Another case regarded a gentleman who worked in the then Department of Trade here in the mid 1970s. He applied for a job. The department said he couldn’t have the job and he asked why, and they said he was a security risk. He asked in what way. They said, well, we’re not going to tell you. So he took the Australian Security Intelligence Organisation to court and it came out in the process that he was a member of the Communist Party of Australia, perfectly legal, and he was selling a newspaper called the Tribune on the streets of Canberra.

On the question of freedom of speech, I mention the case of a Mr Lance Sharkey. Mr Sharkey was thrown into prison for three years for making a seditious utterance. I am wondering if you can tell us what you understand by sedition and also can you tell us something more about this anti-terrorism legislation, because as I understand it, you can be thrown into prison for two weeks and then possibly longer without communication with lawyers or anything.

Simon Evans — I can’t in the time available say anything more about the terrorism legislation and it’s not my specific focus today. I wouldn’t want to pretend that Australia’s human rights record is perfect—I don’t think that of any country is. There are some aspects in which it is far from good, and what I was arguing for today was changes in the processes of protecting human rights in Australia that might assist in ensuring that legislation does not authorise some of the situations that you described in your question.

Question — We have difficulties trying to integrate the stuff of human rights into our culture, although I think the vast majority of Australians support a wide bill of rights. We always seem to be put down by people who say this is not right, and we can’t have this, and we are in danger, but I think that is the minority. Can you tell us something about the Canadian Charter of Rights that seems to have gone so well with the people over there and they seem to have taken to it like ducks to water. I wonder whether we can learn something from them to start preparing the ground here.

Simon Evans — I should say that I’m ambivalent about human rights acts. I think there are reasons to be concerned about them, particularly if they lead to domination of governments, and the policy agenda by courts have very deleterious effects. I think that’s why I’ve been focussing on the parliamentary aspect rather than on bills of rights per se. The Canadian example is an interesting one because although in many ways the Charter has shaped Canadian political consciousness for the last quarter century. It is also deeply controversial precisely because of the influence the Supreme Court has had on shaping the political agenda, and that politics has been sidelined to a large extent in quite a number of policy areas. American legal philosopher Jeremy Waldron (who is a New Zealander by birth) describes the American Supreme Court as ‘nine black-robed celebrities’ who have no reason to particularly care what they say about human rights except that they are celebrities in black robes. The Canadian Supreme Court wear red robes, but the story is much the same. The Charter has done good stuff, but it’s also had a deleterious effect on political culture and the range of things that governments can do. So I wouldn’t leap with great enthusiasm to the Canadian model as one for Australia.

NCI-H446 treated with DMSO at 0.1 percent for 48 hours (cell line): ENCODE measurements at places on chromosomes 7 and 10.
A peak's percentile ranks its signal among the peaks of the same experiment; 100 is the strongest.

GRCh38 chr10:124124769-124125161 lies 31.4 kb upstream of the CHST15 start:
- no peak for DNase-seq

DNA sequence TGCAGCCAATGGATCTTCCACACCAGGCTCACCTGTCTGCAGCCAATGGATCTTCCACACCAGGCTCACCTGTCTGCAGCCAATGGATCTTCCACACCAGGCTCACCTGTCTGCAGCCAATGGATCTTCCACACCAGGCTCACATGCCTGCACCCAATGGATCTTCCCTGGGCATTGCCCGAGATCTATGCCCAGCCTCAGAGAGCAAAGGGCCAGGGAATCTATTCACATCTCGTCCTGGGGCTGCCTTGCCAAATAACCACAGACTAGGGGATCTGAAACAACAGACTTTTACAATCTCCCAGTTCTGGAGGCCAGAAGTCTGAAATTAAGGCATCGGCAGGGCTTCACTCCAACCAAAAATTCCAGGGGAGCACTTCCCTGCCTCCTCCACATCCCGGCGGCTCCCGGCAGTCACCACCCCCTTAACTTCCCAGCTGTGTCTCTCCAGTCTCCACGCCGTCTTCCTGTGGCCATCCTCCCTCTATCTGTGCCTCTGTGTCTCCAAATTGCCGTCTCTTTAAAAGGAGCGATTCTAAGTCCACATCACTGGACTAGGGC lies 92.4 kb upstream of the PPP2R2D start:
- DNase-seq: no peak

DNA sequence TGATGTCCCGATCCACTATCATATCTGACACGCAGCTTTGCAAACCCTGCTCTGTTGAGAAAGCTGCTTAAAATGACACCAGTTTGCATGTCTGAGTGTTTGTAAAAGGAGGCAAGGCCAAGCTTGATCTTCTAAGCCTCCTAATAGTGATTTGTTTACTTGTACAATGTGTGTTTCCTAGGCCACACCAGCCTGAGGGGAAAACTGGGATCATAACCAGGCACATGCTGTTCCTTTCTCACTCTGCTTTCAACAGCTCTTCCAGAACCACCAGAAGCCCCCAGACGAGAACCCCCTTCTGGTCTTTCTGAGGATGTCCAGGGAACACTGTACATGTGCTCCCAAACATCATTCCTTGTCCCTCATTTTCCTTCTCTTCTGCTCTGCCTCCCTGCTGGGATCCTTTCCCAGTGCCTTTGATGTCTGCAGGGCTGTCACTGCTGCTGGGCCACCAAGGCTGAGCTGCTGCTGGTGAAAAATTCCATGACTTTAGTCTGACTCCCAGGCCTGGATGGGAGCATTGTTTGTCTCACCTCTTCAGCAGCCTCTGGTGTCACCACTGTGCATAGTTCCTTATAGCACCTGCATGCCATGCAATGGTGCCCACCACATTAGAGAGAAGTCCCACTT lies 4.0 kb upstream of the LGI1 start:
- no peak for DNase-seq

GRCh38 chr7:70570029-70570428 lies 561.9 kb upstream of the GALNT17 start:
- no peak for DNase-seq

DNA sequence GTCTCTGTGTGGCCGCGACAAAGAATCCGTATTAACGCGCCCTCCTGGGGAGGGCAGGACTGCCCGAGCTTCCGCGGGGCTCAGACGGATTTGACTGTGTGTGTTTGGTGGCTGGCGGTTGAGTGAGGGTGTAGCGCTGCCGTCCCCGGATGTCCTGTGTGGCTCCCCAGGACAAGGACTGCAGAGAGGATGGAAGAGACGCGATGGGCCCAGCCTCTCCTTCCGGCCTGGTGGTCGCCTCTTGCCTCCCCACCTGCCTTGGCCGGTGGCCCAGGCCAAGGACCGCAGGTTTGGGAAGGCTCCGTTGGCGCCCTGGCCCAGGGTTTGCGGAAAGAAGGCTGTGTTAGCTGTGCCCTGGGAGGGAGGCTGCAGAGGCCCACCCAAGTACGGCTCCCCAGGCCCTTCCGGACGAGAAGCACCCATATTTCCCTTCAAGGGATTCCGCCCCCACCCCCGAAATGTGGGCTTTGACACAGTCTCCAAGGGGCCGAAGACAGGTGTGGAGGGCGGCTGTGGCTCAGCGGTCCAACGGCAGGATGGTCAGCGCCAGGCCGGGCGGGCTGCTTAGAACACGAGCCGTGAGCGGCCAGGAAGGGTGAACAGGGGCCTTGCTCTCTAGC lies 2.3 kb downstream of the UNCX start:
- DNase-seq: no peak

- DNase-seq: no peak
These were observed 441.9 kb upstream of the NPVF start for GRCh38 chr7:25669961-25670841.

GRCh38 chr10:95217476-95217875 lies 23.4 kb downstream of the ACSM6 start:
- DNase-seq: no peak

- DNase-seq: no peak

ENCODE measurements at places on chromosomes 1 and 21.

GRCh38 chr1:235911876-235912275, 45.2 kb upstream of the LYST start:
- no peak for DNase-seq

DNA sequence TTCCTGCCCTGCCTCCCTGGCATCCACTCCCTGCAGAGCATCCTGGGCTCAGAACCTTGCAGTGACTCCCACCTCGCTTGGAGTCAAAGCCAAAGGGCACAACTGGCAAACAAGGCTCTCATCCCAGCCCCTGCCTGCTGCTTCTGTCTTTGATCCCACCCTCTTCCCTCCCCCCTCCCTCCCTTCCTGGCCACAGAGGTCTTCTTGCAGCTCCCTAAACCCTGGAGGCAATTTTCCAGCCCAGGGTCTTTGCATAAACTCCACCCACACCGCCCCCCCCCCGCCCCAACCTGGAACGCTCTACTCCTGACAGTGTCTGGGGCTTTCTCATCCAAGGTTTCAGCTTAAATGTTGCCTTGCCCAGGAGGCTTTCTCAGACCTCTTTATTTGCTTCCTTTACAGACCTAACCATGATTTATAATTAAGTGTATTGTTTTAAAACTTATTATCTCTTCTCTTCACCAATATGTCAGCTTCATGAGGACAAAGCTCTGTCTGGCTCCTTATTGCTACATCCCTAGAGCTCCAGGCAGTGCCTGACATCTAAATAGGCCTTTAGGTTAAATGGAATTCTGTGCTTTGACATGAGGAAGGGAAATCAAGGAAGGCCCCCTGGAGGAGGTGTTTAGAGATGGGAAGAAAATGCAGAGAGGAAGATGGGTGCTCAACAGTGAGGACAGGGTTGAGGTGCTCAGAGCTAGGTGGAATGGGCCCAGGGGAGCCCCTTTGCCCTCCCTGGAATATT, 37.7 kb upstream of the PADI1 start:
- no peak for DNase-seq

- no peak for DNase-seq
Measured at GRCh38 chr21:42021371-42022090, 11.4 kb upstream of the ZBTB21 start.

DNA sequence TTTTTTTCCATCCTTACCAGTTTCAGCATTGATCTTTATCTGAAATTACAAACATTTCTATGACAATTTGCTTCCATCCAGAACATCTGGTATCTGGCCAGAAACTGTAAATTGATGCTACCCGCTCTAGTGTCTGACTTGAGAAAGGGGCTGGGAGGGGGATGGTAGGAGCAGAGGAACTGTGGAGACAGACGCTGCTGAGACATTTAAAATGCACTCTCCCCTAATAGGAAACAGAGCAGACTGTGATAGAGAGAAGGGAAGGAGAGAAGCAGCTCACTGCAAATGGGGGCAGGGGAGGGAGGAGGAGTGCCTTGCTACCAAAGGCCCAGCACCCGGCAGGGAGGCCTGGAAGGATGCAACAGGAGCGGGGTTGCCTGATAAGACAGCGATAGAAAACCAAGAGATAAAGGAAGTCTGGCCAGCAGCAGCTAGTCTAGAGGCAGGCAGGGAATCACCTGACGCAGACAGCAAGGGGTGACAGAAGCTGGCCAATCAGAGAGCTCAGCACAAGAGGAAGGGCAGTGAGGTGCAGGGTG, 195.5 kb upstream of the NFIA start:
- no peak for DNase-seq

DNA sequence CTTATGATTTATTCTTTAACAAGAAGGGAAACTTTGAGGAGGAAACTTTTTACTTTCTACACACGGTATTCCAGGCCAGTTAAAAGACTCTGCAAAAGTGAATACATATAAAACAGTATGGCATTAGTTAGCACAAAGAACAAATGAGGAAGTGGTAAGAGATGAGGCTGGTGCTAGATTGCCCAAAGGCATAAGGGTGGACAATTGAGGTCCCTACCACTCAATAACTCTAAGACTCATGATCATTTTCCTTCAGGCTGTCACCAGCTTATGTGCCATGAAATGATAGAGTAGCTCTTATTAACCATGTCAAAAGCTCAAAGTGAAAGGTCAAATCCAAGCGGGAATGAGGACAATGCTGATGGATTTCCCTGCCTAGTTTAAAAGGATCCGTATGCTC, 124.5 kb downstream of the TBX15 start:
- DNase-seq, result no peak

*     This paper was presented as a lecture in the Department of the Senate Occasional Lecture Series at Parliament House on 8 December 2006.

[1]     This research was supported by the Australian Research Council through a Discovery Project on Australian Parliaments and Human Rights (DP0450991).

[2]     Victorian Parliamentary Debates, Legislative Assembly, 3 October 2006, 3465 (Tim Holding, Minister for Corrections).

[3]     Section 16(3)(A).

[4]     Victorian Parliamentary Debates, Legislative Assembly, 3 October 2006, 3465 (Tim Holding, Minister for Corrections).

[5]     Victorian Parliamentary Debates, Legislative Council, 3 October 2006, 3801 (Peter Hall).

[6]     Victorian Parliamentary Debates, Legislative Council, 3 October 2006, 3801 (Chris Strong).

[7]     See e.g. Victorian Parliamentary Debates, Legislative Council, 3 October 2006, 3805 (Dianne Hadden): ‘This is another knee-jerk, half-baked bill, and it does not go all the way to protecting the community, which is the primary purpose of the Serious Sex Offenders Monitoring Act.’

[8]     ‘The changes in this bill are a reaffirmation of the Bracks government’s commitment to ensuring the highest levels of safety for Victorians while minimising the risk of recidivism by serious sex offenders.’ Victorian Parliamentary Debates, Legislative Council, 3 October 2006, 3803 (Jenny Mikakos); ‘I understand there is a high rate of recidivism amongst paedophiles. That is probably one of the more revolting offences that one can think of and is the reason we are moved to pass this sort of draconian legislation.’ Victorian Parliamentary Debates, Legislative Assembly, 3 October 2006, 3594 (Andrew McIntosh).

[9]     ‘… if the only practical solution to protect the community was to keep an offender in the precincts of a jail, then so be it, that should be the position.’ Victorian Parliamentary Debates, Legislative Assembly, 3 October 2006, 3594 (Andrew McIntosh).